With this knowledge, the farmer can now decide on the next course of action. They may decide they are happy with the potential risk and buy the fish. Equally they may want more certainty and therefore test more fish or use additional tests. Finally they may feel that the risk is too great and research other sources.
“@RISK enables farmers to reduce the risk of disease spreading amongst their animals whilst minimizing additional costs,” Walster explains: “For aquatic vets, the key is the graphs which allow us to demonstrate a complex probability problem quickly and simply in a way that is easy to understand and trust. These inform decision-making, thereby helping to boost the world’s aquatic stock whilst safeguarding farmers’ livelihoods.”
“This technique also potentially offers an economical method of assisting in the control of many diseases. Farmers undertake their own tests, with each of these providing incremental inputs so that the macro picture can be developed and acted upon,” concludes Walster.
B. Riley Advisory Services helps oil and gas companies with transaction, commercial analytics, litigation, and valuation opinion services. Their expertise is respected in the oil and gas industry, where the unique volatility in their prices can be difficult to handle in these types of services. B. Riley uses probabilistic methods rather than deterministic methods to provide their clients accurate results.
The B. Riley team aided one oil and gas client [anonymously named “OilCo” for this case study] that faced “Chapter 22”—a term for a company that files bankruptcy a second time after 2-3 years. OilCo hoped to avoid Chapter 22 by selling their company to a potential buyer. However, restructuring work can prove difficult for a company with top-line revenue driven by volatile oil and gas prices. B. Riley knew that any assumptions that drive the cash flow models used to restructure an oil company in distress should be simulated. Palisade Corporation software provides the tools to make this happen.
“We relied on @RISK to capture both the variability and volatility in the possible range of outcomes for OilCo,” says said Dan Daitchman, Director at B. Riley Advisory Services. “A single scenario simply would not have accurately captured the economics of OilCo and the industry.”
@RISK’s data driven probabilistic simulations can easily handle post-bankruptcy structures that endure severe price movements. The software’s capabilities can then help the companies, lawyers, and bankers avoid overlevering the company a second time.
The analysts incorporated these variables into their calculations for determining OilCo’s sale price. They estimated the downward price adjustment resulting from the net operations proceeds to be $21.3 million. Other net adjustments reduced the purchase price by $11.75 million, resulting in a purchase price of $205.7 million.
Using the reorganization plan draft, the team estimated that the net proceeds from the settlement of the remaining assets and liabilities through bankruptcy would be $13.5 million, and the net proceeds from the sale of OilCo and the settlement of the remaining assets and liabilities in bankruptcy would be $165.2 million. This recovery could have been reduced to $145.9 million if the title defects were asserted at the maximum amount and the bankruptcy was prolonged for a longer period.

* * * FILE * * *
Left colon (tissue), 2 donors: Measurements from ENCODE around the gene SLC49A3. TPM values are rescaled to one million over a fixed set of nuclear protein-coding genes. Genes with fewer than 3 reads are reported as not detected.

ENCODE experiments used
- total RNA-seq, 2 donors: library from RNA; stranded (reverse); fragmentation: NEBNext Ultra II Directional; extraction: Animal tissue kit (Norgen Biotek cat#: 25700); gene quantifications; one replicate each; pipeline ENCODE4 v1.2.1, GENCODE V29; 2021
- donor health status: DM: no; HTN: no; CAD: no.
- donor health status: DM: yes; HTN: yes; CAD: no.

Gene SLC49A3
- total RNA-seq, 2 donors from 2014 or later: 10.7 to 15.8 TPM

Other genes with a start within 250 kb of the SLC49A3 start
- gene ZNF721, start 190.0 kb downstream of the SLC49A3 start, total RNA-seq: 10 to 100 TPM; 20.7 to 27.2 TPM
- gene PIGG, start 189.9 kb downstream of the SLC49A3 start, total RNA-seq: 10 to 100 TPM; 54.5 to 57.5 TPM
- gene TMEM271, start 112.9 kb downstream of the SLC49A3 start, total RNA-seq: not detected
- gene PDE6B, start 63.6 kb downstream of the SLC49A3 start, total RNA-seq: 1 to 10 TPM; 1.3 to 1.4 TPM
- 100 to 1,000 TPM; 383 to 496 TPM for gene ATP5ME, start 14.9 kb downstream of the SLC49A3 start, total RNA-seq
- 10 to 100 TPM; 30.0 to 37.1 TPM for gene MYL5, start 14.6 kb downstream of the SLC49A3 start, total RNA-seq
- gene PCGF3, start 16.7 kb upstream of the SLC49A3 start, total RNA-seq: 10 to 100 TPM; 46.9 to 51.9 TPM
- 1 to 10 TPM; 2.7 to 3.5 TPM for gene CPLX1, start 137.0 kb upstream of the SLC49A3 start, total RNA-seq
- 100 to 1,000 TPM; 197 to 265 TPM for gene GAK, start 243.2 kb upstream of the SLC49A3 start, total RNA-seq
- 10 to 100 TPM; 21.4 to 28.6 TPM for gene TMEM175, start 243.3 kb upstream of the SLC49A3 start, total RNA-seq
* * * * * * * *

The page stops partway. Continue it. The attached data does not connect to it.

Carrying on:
The team next prepared a “Plan B” scenario which compared the bank recoveries under a “hold” (e.g., credit bid) scenario versus the sale scenario discussed above. Plan B assumed the sale of the nonstrategic assets at year-end for $35 million with the proceeds used to pay down the bank debt.
The B. Riley team then performed a review of general and administrative expenses and reduced amounts for a leaner company through outsourcing certain functions. Based upon their review and models, the team estimated that OilCo would have enough cash flow to operate through the end of the next fiscal year
Next, the B. Riley team estimated the net proceeds from a sale of the properties in the third of fourth quarter of the next fiscal year. They discounted future oil reserve cash flows by 20% and risked Proved Developed Producing (PDP), Proved Developed non-Producing (PDNP) and Proved Undeveloped (PUD) values by 15%, 50% and 100%, respectively. This is a conservative valuation by historical standards and there were few trans-actions completed in this challenging time frame. Based on these analyses, the team estimated the bank recovery under a Plan B scenario to be approximately $133.2 million.
Overall, the B. Riley team estimated the bank recovery resulting from the reorganization plan draft to be about $165.2 million, with a downside case of $145.9 million. In the Plan B scenario, the bank recovery would be $143.2 million. Since the recovery estimates were so close, the team advised that each bank decide which approach to take based on their specific appetites for risk.
Ultimately, OilCo selected the first option, avoiding the Plan B scenario. Thanks to the B. Riley team’s consulting, the company was able to successfully negotiate a deal with a potential buyer and has avoided “Chapter 22” to this day.
The B. Riley team considers @RISK an indispensable tool for their work in the oil and gas industry, where multiple variables can interact and shift in unpredictable ways. “There were a lot of moving parts in this transaction, and each stakeholder had a unique viewpoint.” said Daitchman. “@RISK helped us navigate all of the various outcomes and provide clear solutions that all stakeholders could use to negotiate. @RISK was invaluable in this case; we couldn’t have reached a successful outcome without it.”